This summer, I’ve been less a reader of books than a bailor of them. No sooner did I get my hands on “Words Without Music” and “Ally,” new memoirs by the minimalist composer Philip Glass and Israel’s former ambassador to the United States Michael Oren, I surrendered them to book reviewers. I bought Atul Gawande’s “Being Mortal,” and gifted the book by the physician-philosopher to my mother for her birthday. But I not only got, I kept, T.C. Boyle’s “The Women,” about the life and many loves of Frank Lloyd Wright. Touring Fallingwater last weekend, perhaps America’s most famous house by America’s most famous architect, I was struck by the cold logic of its geometry — the hard, right angles, the parallel, perpendicular and intersecting lines. One would think a highly ordered, disciplined man had designed it, a Buddhist perhaps. But the more I read about Wright — his arrogance, quickness to anger, foolish optimism (Fallingwater came in five times over budget to the dismay of his Jewish client, Pittsburgh department store magnate Edgar Kaufmann Sr.) and chaotic love life, the more I realize what an intriguing contradiction he is. “Every great architect is — necessarily — a great poet,” he said with characteristic lack of humility. Wright was a complex man, just the way I like my characters — in fiction, nonfiction, in journalism and up close.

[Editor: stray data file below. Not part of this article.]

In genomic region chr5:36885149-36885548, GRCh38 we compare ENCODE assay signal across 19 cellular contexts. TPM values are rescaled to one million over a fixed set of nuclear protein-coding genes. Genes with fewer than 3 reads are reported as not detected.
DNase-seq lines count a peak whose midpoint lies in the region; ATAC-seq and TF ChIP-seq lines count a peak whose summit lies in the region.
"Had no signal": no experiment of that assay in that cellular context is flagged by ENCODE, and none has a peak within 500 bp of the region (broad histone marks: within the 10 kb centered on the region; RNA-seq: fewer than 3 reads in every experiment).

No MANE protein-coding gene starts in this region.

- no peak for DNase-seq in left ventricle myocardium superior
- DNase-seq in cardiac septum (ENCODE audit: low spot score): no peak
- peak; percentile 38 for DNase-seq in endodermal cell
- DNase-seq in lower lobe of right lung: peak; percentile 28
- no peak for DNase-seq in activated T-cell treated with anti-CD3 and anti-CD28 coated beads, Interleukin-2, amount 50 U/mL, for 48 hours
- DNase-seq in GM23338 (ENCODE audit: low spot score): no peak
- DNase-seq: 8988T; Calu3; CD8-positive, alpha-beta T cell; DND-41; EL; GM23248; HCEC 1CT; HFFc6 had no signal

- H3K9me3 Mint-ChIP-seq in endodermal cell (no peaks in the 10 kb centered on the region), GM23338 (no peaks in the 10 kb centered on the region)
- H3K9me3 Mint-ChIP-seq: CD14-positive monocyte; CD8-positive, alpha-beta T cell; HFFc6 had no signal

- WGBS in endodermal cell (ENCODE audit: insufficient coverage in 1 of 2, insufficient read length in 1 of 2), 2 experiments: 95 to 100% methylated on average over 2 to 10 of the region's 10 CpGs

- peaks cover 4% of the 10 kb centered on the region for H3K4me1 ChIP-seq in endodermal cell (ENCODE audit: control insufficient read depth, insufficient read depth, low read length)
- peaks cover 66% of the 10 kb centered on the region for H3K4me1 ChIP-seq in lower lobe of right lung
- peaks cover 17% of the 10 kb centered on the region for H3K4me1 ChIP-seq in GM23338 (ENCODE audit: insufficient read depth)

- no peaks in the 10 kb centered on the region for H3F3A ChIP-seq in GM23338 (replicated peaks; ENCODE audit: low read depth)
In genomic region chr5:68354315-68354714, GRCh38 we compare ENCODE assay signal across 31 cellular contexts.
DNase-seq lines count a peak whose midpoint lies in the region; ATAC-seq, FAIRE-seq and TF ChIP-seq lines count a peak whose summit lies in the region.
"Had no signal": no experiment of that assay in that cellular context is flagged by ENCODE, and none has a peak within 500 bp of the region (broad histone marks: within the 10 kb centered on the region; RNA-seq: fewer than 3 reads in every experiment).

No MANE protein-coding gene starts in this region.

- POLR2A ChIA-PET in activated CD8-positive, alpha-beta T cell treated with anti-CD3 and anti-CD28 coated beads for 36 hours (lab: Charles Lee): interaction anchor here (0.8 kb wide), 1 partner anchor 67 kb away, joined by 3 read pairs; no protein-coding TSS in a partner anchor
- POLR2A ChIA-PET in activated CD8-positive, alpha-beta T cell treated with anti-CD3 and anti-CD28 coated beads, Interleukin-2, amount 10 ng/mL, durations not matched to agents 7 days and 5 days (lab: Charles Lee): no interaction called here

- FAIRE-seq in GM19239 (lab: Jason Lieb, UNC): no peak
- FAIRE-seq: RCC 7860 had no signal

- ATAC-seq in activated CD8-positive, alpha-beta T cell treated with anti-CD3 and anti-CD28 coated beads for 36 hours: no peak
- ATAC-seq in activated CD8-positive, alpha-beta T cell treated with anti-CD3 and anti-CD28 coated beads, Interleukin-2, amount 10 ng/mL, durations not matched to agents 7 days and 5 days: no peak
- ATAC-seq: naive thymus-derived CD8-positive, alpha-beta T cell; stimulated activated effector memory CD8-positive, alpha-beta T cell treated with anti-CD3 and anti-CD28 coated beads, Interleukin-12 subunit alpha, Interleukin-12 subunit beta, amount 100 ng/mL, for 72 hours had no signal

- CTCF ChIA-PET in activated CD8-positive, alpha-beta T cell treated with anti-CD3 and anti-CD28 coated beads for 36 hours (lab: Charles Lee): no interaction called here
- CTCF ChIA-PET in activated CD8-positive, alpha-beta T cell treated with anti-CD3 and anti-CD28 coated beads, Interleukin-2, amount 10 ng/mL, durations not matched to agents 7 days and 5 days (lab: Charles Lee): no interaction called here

— Geoffrey W. Melada,
by Donna Tartt
Little, Brown & Company, 2013
775 pages. $20.
I have been captivated by novels about art and art museums since I was a child introduced to E.L. Konigsburg’s “From the Mixed-Up Files of Mrs. Basil E. Frankweiler,” right through Dan Brown’s “The Da Vinci Code.” So, while the length of “The Goldfinch” (775 pages) was an initial deterrent, I knew it was only a matter of time before I downloaded Donna Tartt’s 2014 Pulitzer Prize-winning novel about a boy, his mother, a terrorist attack in the Metropolitan Museum of Art and a prized painting from the Dutch Golden Age.